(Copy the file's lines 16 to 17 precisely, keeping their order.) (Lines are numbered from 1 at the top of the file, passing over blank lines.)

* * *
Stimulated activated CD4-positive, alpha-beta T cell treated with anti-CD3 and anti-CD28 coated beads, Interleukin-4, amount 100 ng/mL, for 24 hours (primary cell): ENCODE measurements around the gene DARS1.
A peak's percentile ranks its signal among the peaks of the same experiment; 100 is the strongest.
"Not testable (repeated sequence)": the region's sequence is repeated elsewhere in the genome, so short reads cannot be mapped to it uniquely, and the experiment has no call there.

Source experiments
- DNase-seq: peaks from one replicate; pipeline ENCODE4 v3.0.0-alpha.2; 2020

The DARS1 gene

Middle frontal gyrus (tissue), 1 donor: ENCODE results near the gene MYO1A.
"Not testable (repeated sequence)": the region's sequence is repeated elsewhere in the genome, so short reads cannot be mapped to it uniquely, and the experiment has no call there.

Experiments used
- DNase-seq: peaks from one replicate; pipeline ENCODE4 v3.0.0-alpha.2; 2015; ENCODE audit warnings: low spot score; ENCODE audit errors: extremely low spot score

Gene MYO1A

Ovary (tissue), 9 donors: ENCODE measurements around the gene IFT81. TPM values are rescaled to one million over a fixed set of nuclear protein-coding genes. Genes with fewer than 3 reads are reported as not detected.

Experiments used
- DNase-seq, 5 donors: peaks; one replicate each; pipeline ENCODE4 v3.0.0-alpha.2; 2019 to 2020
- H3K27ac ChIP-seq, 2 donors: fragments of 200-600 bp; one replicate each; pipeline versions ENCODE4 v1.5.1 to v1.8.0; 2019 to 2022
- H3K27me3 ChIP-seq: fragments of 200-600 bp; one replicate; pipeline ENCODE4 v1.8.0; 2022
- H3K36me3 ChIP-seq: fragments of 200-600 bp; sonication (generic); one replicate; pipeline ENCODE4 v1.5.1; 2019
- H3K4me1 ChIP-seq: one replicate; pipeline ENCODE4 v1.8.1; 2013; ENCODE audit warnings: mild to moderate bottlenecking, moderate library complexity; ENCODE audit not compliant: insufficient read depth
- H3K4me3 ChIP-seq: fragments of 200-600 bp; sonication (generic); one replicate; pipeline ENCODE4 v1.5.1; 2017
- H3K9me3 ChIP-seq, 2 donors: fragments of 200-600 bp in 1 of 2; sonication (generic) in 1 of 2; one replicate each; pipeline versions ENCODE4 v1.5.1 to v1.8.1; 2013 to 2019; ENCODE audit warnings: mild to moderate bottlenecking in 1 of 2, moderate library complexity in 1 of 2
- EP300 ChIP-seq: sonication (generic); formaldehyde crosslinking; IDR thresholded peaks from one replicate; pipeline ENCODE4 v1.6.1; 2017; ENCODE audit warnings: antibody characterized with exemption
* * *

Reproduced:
- H3K27me3 ChIP-seq: fragments of 200-600 bp; one replicate; pipeline ENCODE4 v1.8.0; 2022
- H3K36me3 ChIP-seq: fragments of 200-600 bp; sonication (generic); one replicate; pipeline ENCODE4 v1.5.1; 2019